Tips for evaluating driver applicants

A truck driver shaking hands with supervisor at an interview.

It is no secret there is a driver shortage for motor carriers. Enticing candidates to enter this career field is challenging enough, but finding the quality candidates and keeping them is equally difficult. Be that as it may, it is important to properly screen driver applicants.

It is not enough to accept an applicant based solely on word of mouth or referrals. Motor carriers should incorporate a practice of due diligence to assess a driver’s knowledge, skills, and attitude.

With this in mind, the following is a sample set of questions and tips to consider as part of your evaluation of driver applicants. This list is not intended to be all-inclusive and is meant for educational purposes. Feel free to add these ideas to your existing screening processes and tailor them to best suit your operations.

The pre-trip vehicle inspection is a great opportunity for an evaluator to watch how a driver conducts him or herself outside of the vehicle. As the driver responds to your questions, listen to his or her reasoning and attention to detail.

  • Why is it important to conduct a pre-trip vehicle inspection?
  • What is your process for conducting a pre-trip vehicle inspection?
  • What would you do if you found a defect?
  • When should you conduct a vehicle inspection?


Conducting a road test is optional in lieu of the applicant’s valid commercial driver’s license (CDL), but you should consider making this a mandatory step in the screening process. Observing a driver’s abilities and attitude behind the wheel is the best way to verify he or she is capable of performing the job. Be sure to document the road test and have it signed by the applicant and test evaluator. The road test should include a variety of driving situations, such as over-the-road driving, parking, loading/unloading, and conditions the driver can expect to work in.

  • How confident is the driver in operating the equipment?
  • Did the applicant turn off his or her cell phone before driving?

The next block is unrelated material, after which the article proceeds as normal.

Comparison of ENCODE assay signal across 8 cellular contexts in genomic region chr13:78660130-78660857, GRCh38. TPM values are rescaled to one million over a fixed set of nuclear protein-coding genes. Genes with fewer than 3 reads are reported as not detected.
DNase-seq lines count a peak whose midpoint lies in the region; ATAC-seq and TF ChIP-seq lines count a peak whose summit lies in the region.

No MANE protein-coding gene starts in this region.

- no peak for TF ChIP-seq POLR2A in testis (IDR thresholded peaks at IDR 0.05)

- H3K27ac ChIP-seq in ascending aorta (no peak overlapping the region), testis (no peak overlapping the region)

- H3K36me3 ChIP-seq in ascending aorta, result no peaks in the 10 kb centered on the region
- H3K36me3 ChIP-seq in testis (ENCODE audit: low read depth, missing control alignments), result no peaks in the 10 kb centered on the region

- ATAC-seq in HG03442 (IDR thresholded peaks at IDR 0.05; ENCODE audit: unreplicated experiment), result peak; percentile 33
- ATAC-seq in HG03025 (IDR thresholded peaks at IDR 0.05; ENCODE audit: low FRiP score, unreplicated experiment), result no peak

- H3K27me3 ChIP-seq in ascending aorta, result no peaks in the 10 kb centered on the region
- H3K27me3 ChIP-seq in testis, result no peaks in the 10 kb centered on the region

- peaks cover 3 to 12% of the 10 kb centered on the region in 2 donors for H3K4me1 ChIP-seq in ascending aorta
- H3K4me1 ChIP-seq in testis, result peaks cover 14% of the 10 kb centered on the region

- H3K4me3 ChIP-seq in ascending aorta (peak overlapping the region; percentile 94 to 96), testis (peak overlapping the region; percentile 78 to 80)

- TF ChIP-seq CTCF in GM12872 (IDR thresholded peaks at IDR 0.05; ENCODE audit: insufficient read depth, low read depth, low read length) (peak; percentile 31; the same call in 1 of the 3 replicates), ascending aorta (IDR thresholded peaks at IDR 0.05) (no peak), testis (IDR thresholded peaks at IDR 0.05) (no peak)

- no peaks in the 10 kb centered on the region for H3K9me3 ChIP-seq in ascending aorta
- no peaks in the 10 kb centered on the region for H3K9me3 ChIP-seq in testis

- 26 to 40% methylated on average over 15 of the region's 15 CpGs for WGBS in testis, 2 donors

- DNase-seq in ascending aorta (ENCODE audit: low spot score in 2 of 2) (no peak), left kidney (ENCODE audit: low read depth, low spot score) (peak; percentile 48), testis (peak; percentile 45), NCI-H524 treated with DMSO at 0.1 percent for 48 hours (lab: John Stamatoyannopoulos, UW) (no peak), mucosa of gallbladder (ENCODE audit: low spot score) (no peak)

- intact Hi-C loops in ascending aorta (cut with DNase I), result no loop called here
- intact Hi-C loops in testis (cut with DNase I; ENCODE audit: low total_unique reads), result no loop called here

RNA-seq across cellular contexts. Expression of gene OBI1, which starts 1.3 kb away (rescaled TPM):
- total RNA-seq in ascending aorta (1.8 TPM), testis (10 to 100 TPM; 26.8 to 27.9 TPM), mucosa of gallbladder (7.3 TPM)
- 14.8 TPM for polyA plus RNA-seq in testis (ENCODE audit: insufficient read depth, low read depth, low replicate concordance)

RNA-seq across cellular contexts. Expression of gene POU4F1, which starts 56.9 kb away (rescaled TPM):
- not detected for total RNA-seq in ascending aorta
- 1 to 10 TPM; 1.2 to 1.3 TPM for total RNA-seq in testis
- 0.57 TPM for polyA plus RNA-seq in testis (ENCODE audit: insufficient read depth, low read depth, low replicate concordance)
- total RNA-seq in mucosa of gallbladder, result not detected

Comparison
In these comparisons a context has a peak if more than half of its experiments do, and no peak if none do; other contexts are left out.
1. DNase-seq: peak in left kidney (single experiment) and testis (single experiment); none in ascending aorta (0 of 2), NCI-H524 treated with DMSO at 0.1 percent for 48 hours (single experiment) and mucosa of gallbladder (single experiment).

• Can the driver explain how to calculate proper following distance?
  • Did the driver use three-point contact getting in and out of the vehicle?


A one-on-one job interview — be it in person or on the phone — allows the motor carrier to engage in a conversation with the applicant. An interview can be very telling, especially if the interviewer can get the applicant to talk about his or her driving experience. Use this opportunity to gauge the applicant’s ability to problem solve, communicate, and fit into the company culture.

  • Did the driver overestimate his or her capabilities/experience?
  • Is the driver trained on or familiar with the tasks being asked to perform?
  • What motivates the driver, such as money, on-time delivery, safety, etc.?
  • How does the driver respond to adversity, like a breakdown or traffic delays?


  • Conduct a cost analysis to determine the price of installing dash cameras fleet-wide.

  • Evaluate current driver coaching practices for effectiveness and identify areas needing improvement.

  • Solicit feedback from the operations team, including drivers, on the use of dash cameras.


The information in this article is provided as a courtesy of Great West Casualty Company and is part of the Value-Driven® Company program. Value-Driven Company was created to help educate and inform insureds so they can make better decisions, build a culture that values safety, and manage risk more effectively. To see what additional resources Great West Casualty Company can provide for its insureds, please contact your safety representative, or click below to find an agent.

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